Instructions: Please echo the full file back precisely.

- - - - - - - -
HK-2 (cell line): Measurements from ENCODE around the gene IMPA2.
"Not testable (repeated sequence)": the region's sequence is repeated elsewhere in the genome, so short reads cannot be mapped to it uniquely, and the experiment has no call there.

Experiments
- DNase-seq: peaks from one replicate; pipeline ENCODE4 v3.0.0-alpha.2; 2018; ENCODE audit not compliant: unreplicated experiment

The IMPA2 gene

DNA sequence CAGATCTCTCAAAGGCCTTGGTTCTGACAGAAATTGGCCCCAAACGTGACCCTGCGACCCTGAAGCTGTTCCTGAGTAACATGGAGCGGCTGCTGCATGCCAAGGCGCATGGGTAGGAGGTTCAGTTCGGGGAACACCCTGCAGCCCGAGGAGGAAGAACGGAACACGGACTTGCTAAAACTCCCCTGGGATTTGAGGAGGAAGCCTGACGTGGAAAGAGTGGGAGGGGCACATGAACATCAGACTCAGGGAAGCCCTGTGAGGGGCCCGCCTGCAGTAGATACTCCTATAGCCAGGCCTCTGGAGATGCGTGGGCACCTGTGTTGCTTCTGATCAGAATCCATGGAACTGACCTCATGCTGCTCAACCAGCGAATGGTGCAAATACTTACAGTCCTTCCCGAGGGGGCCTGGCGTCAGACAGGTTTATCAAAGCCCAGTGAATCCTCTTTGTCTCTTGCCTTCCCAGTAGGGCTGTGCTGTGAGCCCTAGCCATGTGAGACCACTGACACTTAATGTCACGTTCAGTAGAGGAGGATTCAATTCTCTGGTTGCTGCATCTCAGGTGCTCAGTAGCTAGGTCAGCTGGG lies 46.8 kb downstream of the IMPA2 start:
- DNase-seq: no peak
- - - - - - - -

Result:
HK-2 (cell line): Measurements from ENCODE around the gene IMPA2.
"Not testable (repeated sequence)": the region's sequence is repeated elsewhere in the genome, so short reads cannot be mapped to it uniquely, and the experiment has no call there.

Experiments
- DNase-seq: peaks from one replicate; pipeline ENCODE4 v3.0.0-alpha.2; 2018; ENCODE audit not compliant: unreplicated experiment

The IMPA2 gene

DNA sequence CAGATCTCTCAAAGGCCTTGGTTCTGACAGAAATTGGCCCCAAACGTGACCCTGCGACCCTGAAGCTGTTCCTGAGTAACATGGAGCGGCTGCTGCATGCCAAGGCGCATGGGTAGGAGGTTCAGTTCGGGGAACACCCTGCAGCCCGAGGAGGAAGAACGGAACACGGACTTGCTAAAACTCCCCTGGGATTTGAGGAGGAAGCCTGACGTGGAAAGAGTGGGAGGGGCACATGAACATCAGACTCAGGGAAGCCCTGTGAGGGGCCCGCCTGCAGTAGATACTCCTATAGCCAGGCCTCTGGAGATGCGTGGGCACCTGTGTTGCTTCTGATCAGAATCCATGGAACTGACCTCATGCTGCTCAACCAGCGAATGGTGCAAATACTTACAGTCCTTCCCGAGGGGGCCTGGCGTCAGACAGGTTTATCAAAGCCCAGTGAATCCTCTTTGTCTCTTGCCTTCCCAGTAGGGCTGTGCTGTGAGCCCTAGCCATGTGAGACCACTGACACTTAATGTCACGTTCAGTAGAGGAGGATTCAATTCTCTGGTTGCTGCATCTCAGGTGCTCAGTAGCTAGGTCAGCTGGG lies 46.8 kb downstream of the IMPA2 start:
- DNase-seq: no peak